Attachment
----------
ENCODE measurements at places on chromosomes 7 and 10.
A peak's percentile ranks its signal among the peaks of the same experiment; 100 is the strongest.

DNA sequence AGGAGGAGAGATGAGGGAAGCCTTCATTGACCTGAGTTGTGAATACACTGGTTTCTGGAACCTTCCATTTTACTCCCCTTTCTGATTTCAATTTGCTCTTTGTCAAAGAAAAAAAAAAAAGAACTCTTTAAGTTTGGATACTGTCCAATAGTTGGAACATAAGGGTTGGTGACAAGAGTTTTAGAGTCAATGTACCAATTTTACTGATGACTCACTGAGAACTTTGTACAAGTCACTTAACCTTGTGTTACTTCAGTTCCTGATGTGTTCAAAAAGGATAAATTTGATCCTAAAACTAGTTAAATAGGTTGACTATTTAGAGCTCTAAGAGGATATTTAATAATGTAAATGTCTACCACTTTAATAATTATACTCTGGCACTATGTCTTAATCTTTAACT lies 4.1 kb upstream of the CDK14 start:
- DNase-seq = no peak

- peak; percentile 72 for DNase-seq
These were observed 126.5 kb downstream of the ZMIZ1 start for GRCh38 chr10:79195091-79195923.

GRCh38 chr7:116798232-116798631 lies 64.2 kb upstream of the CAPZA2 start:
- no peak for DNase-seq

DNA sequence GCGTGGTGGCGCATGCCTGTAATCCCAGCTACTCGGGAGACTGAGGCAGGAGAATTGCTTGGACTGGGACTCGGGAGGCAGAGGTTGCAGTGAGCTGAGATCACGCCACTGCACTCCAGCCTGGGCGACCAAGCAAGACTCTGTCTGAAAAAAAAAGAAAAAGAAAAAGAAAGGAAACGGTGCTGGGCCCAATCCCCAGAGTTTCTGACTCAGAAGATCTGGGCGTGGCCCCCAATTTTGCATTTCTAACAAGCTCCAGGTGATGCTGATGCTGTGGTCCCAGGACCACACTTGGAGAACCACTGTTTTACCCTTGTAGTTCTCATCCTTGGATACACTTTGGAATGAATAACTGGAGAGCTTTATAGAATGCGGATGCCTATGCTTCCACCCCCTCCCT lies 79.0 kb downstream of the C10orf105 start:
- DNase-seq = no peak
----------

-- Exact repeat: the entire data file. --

ENCODE measurements at places on chromosomes 7 and 10.
A peak's percentile ranks its signal among the peaks of the same experiment; 100 is the strongest.

DNA sequence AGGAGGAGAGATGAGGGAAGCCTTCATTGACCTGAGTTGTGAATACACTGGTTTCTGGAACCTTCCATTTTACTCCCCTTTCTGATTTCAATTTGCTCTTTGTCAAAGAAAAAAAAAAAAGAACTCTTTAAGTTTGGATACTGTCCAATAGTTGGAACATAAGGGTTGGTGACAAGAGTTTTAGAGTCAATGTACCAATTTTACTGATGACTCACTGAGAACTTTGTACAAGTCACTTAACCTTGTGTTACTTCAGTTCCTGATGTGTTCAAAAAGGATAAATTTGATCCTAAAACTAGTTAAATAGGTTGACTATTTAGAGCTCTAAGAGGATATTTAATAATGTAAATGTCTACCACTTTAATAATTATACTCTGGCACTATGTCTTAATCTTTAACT lies 4.1 kb upstream of the CDK14 start:
- DNase-seq = no peak

- peak; percentile 72 for DNase-seq
These were observed 126.5 kb downstream of the ZMIZ1 start for GRCh38 chr10:79195091-79195923.

GRCh38 chr7:116798232-116798631 lies 64.2 kb upstream of the CAPZA2 start:
- no peak for DNase-seq

DNA sequence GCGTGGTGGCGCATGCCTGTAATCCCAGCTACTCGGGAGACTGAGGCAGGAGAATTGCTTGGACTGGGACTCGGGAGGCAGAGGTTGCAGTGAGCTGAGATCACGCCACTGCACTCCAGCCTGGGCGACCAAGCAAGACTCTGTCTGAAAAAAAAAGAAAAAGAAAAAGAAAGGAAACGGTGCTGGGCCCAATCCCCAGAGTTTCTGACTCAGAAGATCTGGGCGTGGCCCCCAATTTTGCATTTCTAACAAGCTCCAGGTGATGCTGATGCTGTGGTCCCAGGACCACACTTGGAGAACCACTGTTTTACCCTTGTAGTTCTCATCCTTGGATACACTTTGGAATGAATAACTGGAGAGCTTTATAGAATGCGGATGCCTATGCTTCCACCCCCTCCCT lies 79.0 kb downstream of the C10orf105 start:
- DNase-seq = no peak